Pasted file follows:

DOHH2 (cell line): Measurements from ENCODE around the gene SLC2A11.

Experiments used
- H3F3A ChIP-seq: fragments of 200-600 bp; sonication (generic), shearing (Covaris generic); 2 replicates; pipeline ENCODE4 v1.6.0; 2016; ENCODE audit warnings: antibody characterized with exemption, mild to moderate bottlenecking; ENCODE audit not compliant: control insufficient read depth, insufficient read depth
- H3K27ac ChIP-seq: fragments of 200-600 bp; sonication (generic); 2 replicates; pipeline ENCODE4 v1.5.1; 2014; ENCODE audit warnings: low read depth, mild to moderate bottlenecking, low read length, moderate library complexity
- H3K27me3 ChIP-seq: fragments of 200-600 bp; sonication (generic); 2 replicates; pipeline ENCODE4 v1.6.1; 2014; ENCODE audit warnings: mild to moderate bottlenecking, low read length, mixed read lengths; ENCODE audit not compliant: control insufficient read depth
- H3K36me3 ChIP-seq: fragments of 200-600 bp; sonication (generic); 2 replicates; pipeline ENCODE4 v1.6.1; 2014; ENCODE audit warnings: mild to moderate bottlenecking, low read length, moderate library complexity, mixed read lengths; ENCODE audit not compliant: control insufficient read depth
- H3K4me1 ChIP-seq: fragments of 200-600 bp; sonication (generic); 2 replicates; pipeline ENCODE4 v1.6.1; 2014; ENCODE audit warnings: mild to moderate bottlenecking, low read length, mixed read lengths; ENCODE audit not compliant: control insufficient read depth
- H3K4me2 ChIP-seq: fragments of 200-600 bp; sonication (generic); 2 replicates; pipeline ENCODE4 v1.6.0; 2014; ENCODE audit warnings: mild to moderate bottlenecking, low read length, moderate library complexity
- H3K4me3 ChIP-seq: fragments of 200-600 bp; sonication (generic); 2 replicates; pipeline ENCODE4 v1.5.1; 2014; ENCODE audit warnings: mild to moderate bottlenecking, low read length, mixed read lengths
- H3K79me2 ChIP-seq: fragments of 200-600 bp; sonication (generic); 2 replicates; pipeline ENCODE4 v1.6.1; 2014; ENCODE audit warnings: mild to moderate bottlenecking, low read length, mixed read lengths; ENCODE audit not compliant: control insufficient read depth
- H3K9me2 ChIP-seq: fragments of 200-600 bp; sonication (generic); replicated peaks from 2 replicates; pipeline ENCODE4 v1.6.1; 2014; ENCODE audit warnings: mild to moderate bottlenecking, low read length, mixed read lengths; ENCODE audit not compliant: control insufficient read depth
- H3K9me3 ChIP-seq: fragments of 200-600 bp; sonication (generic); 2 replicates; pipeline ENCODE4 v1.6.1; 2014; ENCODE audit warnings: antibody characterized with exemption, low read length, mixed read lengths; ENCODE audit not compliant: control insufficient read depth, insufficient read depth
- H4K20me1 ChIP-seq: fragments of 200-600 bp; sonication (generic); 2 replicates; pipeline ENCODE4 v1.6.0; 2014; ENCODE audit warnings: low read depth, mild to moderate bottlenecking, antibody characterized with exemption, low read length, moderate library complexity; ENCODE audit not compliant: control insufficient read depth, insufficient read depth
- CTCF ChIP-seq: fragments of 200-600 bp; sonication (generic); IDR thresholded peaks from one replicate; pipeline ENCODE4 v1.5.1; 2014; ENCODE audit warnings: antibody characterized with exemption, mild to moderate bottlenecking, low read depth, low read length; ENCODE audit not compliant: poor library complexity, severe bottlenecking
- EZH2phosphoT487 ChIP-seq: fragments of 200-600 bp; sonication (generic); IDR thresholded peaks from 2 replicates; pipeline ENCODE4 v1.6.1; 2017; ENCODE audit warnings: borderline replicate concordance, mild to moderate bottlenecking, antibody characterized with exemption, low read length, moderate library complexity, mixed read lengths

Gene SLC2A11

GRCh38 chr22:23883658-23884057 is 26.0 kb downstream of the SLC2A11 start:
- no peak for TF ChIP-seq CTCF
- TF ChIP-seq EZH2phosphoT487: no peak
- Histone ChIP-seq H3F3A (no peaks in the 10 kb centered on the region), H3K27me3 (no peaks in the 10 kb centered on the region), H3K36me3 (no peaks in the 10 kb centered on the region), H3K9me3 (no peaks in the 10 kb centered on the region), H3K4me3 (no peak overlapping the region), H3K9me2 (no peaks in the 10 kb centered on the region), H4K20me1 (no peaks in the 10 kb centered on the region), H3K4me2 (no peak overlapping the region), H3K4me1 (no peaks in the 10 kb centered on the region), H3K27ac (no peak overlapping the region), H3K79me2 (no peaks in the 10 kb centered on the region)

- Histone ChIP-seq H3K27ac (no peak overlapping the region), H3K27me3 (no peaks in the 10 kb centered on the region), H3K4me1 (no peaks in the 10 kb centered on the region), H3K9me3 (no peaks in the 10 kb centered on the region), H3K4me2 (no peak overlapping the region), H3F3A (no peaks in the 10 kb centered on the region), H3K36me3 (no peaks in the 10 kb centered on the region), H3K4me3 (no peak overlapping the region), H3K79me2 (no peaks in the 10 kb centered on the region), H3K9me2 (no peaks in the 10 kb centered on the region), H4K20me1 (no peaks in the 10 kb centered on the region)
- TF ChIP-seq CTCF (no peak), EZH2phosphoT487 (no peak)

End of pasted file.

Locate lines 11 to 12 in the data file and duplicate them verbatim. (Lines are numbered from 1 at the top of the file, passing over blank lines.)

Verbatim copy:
- H3K9me2 ChIP-seq: fragments of 200-600 bp; sonication (generic); replicated peaks from 2 replicates; pipeline ENCODE4 v1.6.1; 2014; ENCODE audit warnings: mild to moderate bottlenecking, low read length, mixed read lengths; ENCODE audit not compliant: control insufficient read depth
- H3K9me3 ChIP-seq: fragments of 200-600 bp; sonication (generic); 2 replicates; pipeline ENCODE4 v1.6.1; 2014; ENCODE audit warnings: antibody characterized with exemption, low read length, mixed read lengths; ENCODE audit not compliant: control insufficient read depth, insufficient read depth